The people who pretentiously call themselves journalists at the News Media Guild-represented Associated Press are really having a hard time getting over the representation election the United Auto Workers union lost two weeks ago at the Volkswagen plant in Chattanooga, Tennessee.
The latest whine came from Erik Schelzig Friday afternoon. He must have believed he was being really hard-hitting in trying to hold Volunteer State Senator Bob Corker to his word that "If the UAW is voted down they're going to come here ... and affirm they're going to build a line here" within two weeks. Well, Erik, Corker clearly miscalculated. The Senator never dreamed that the UAW would appeal a secret-ballot vote it lost by 6.4 percent of the ballots cast, and also underestimated the chances of retalation by the U.S. government and the company's German union. Several paragraphs from Erik's execrable essay follow the jump (bolds are mine throughout this post):
NO SIGN OF EXPANSION AT PLANT WHERE UAW DEALT LOSS
Friday marks the end of the two-week period within which U.S. Sen. Bob Corker promised Volkswagen would announce another line at its factory in Tennessee if workers there rejected representation by the United Auto Workers union.
So far, there's little sign of any pending announcement.
Workers at the Chattanooga plant ended up voting 712-626 against the UAW, in an election the union claims was tainted by threats and intimidation from Republicans like Corker, Gov. Bill Haslam and state lawmakers.
The UAW last week filed a challenge with the National Labor Relations Board, seeking to have results voided and a new election to be held.
incentives to secure the new line at the plant, and Corker's statements that a vote against the union would be followed in short order an expansion announcement.
"If the UAW is voted down they're going to come here immediately, within a two week period, and affirm they're going to build a line here," Corker told The Associated Press the day before the conclusion of the three-day vote.
The Senator also dismissed the repeated claim by Volkswagen that a decision about whether to build a new SUV either in Chattanooga or at a plant in Mexico was unrelated to the union vote.
... "Senator Corker knew exactly what he was doing," according to the filing.
Corker blamed the UAW appeal - and the resulting delay in certifying the results of the union election - for putting a hold on expansion talks at the plant.
Here are two other factors Corker didn't anticipate, simply because he underestimated the unwillingness of the union and the President of the United States to accept a fair-and-square outcome.
Yes, Barack Obama, the President of the United States, also intervened in the election, something which Schelzig and the AP have chosen to deliberately ignore for two weeks. Specifically, as reported by Reuters, Obama weighed in early Friday morning, the last day of balloting, i.e., the same day Corker did, with comments clearly intended to be leaked:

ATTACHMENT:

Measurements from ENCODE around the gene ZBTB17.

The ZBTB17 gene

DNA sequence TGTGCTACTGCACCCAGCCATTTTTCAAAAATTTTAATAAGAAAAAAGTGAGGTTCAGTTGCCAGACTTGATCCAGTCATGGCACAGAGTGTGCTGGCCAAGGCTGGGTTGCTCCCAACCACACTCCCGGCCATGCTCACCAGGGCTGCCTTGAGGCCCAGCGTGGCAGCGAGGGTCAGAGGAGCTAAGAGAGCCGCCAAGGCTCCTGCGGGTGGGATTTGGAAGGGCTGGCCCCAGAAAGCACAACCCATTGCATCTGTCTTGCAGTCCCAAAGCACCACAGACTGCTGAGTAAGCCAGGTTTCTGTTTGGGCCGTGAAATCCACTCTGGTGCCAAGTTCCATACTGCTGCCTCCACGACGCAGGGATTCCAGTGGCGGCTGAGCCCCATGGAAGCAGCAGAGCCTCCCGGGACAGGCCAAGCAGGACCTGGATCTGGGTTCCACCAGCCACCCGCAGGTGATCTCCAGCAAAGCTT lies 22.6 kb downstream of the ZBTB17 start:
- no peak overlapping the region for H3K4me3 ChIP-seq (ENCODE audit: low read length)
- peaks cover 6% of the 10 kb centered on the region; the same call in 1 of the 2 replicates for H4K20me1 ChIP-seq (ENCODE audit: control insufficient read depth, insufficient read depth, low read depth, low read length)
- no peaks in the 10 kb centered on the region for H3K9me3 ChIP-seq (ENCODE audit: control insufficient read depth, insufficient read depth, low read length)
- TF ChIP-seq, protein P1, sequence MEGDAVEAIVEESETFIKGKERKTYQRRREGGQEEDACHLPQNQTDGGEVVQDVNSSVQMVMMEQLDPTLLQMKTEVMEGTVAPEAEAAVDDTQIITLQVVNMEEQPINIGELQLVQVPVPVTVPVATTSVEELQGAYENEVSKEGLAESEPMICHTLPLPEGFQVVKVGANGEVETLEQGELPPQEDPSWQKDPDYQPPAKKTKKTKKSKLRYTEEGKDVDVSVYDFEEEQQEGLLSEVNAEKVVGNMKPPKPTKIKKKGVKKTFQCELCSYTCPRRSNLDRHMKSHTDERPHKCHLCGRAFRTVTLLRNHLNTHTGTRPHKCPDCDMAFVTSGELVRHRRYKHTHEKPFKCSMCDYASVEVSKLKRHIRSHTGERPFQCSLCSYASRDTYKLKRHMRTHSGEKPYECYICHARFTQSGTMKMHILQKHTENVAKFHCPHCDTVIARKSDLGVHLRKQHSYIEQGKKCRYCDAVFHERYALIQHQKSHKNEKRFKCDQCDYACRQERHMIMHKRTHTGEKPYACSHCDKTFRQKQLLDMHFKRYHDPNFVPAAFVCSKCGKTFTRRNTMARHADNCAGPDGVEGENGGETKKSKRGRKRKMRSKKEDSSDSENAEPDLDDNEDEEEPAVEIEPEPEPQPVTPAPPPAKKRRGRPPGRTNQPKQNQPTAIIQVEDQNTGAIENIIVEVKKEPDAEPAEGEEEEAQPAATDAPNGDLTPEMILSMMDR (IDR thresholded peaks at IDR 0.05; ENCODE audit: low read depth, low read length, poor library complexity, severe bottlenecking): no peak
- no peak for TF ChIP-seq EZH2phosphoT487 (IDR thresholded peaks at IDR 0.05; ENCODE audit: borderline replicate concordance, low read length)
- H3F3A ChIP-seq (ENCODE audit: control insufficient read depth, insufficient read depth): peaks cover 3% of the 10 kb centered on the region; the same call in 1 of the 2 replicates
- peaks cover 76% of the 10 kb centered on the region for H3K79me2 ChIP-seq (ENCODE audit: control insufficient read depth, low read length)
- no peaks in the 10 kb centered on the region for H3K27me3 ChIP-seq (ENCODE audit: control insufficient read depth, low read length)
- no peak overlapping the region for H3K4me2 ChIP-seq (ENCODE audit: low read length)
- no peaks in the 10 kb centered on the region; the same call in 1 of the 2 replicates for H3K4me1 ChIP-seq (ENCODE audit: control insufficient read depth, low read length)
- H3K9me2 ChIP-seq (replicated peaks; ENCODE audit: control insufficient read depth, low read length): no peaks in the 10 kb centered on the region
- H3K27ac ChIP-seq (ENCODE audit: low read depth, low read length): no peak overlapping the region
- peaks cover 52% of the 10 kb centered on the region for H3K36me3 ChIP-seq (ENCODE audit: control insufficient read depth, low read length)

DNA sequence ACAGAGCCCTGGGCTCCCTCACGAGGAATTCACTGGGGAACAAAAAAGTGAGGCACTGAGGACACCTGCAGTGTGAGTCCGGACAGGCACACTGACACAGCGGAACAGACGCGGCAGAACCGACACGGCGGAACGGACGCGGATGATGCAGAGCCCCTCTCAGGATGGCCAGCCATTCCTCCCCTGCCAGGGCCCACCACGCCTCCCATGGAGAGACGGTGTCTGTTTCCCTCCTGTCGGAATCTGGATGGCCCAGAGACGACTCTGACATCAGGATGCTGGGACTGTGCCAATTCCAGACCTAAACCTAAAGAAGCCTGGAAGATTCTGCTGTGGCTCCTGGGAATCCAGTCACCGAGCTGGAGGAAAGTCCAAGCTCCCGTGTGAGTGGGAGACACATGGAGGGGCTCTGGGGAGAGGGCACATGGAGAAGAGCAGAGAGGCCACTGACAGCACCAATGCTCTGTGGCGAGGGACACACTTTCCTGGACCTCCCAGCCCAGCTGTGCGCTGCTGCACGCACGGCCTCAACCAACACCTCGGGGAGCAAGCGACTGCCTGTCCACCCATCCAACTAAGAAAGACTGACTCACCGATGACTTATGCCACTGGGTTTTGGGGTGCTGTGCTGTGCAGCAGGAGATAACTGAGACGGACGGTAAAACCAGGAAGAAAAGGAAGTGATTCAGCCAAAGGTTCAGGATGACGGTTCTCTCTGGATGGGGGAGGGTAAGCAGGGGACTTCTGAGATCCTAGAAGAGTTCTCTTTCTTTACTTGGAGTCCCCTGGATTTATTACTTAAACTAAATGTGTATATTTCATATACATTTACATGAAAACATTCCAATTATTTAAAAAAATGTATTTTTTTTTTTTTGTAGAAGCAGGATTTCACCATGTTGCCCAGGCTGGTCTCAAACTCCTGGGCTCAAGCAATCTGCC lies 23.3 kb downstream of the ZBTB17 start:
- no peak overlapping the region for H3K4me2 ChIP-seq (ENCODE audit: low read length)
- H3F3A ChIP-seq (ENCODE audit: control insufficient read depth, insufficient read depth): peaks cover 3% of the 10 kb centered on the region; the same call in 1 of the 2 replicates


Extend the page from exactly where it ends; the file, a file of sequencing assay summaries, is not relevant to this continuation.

President Barack Obama on Friday waded into a high-stakes union vote at Volkswagen AG's plant in Tennessee, accusing Republican politicians who oppose unionization of being more concerned about German shareholders than U.S. workers.
Obama's comments, made at a closed-door meeting of Democratic lawmakers in Maryland, came as the vote to allow union representation at the Chattanooga plant drew to a close.
... Obama's interjection in the war of words on Friday, albeit behind closed doors, underscored how much is stake in the three-day vote by VW's 1,550 hourly workers. The vote is due to end at 8:30 p.m. ET and the results could be announced soon after that.
Obama said everyone was in favor of the UAW representing Volkswagen except for local politicians who "are more concerned about German shareholders than American workers," according to a Democratic aide who attended the meeting with Democratic lawmakers in the House of Representatives.
"Everyone" apparently doesn't include the 712 workers who voted against UAW representation.
As I've noted before, Obama's comment about "German shareholders" was bizarre, given that VW is a public company whose stock is traded globally.
Beside the UAW's appeal, there are two other good potiential reasons why VW may be holding back from announcing another line.
The first is that by doing so, it will clearly incur the wrath of President Obama. Several years ago, Obama's Department of Labor went after a new Boeing plant in South Carolina which was going to be non-union, essentially saying that the company built the plant to shut out the Machinists Union, and that in essence the plant's very existence represented an unfair labor practice. Why wouldn't VW be concerned about Obama siccing government regulators of every conceivable stripe on the company?
The second reason is that VW's German union, IG Metall, is also steaming mad about the outcome. It occupies half of the company's board seats, and nothing meaningful can get done, including building a new line at the Chattanooga plant, without a two-thirds majority of the board. I've got a bridge to sell to anyone who believes that IG Metall is more interested at the moment in the well-being of Chattanooga's workers than it is in making Bob Corker look bad by making his two-week statement not come true.
The fact that AP would assign a reporter to file a report like Schelzig's, and that it would give it national exposure, shows just how in lockstep with the labor movement the wire service is — even when it's supposed to be giving the nation an objective account of the news.
Cross-posted at BizzyBlog.com.